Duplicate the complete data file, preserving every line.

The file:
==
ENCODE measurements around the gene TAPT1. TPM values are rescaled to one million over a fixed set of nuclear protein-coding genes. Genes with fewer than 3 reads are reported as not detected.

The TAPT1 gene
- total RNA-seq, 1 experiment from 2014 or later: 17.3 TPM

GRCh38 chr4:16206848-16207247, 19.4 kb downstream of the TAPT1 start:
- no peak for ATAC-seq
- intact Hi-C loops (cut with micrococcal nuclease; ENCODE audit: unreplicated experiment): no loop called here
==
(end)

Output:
ENCODE measurements around the gene TAPT1. TPM values are rescaled to one million over a fixed set of nuclear protein-coding genes. Genes with fewer than 3 reads are reported as not detected.

The TAPT1 gene
- total RNA-seq, 1 experiment from 2014 or later: 17.3 TPM

GRCh38 chr4:16206848-16207247, 19.4 kb downstream of the TAPT1 start:
- no peak for ATAC-seq
- intact Hi-C loops (cut with micrococcal nuclease; ENCODE audit: unreplicated experiment): no loop called here